My mom asked me today what I thought she should have done differently when I was growing up. This was a sort of carry-over from our conversation on Sunday, and I had difficulty answering the question.
Not because I didn't think she should have done things differently. Not because I was not angry at her most of the time back then. Not because I did not hate a lot of her decisions.
Because I cannot see the point in telling a person they should have done something differently. The biggest thing I was upset at my mom for back then was her marriage to Reginald. I hated him, hated his attitude, his age, his personality. She did not know what the ultimate outcome of that decision would be; she didn't walk into that situation knowing how things were going to turn out for all of us. If she did, she would have made a different choice back then.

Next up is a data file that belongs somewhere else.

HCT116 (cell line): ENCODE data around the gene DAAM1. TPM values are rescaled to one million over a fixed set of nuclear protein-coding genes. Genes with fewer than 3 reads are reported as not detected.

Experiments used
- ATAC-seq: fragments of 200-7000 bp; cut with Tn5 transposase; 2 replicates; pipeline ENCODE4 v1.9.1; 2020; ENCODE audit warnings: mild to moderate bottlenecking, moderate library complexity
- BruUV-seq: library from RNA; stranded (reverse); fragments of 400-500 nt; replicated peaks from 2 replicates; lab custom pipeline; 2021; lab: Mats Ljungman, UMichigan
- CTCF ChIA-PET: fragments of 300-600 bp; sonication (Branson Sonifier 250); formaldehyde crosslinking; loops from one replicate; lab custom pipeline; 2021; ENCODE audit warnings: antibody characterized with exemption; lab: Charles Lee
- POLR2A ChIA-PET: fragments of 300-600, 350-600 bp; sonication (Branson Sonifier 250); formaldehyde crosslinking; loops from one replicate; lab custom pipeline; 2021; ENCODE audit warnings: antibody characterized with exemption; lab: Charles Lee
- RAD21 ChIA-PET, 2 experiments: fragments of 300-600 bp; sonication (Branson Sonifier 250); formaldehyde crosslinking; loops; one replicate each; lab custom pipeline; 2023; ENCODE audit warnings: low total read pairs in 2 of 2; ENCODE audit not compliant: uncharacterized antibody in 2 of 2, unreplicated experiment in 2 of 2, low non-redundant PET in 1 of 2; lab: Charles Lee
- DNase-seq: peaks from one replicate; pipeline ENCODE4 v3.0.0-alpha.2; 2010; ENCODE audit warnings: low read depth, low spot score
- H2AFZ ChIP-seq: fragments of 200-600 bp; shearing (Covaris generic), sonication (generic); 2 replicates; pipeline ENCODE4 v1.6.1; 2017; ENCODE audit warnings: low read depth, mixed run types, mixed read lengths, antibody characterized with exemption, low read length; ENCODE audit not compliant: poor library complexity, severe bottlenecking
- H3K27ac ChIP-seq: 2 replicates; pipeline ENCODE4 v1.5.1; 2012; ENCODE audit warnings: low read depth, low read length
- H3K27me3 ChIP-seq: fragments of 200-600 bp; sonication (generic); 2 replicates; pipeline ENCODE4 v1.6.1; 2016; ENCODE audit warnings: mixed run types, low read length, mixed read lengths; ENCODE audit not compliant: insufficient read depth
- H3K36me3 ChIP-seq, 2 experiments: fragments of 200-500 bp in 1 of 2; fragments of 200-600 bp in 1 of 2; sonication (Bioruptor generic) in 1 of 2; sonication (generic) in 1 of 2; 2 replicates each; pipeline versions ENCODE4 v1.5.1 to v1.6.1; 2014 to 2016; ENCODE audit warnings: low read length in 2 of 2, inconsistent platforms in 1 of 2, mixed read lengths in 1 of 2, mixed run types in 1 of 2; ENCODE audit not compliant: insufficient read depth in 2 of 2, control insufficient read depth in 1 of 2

And I learned a lot from Reginald, the kind of lesson you learn backwards. He taught me how not to be. He was an excellent example of the sort of step-parent one should never be; he was also a good example of the sort of husband I don't want in my life. Every man I dated after Reginald entered my life was compared to him. If they shared personality traits or qualities of character I ran the opposite direction.
While there was a time when I hated my mom for marrying him, I can use that experience for something positive in my life now. It was what it was, and she cannot change her decision; and at the time, she was doing what she thought was best. I think it's easy to look back after the dust settles and point a big accusatory finger at where a person made a mistake, but it is not very constructive to do so.
I believe I am the sum of my experiences; since I have no control over decisions made in my past it is futile (and far too frustrating) for me to go around accusing people of making bad choices after the fact. Now I get to make my own choices, and because of all of my experiences I think I do an okay job of it.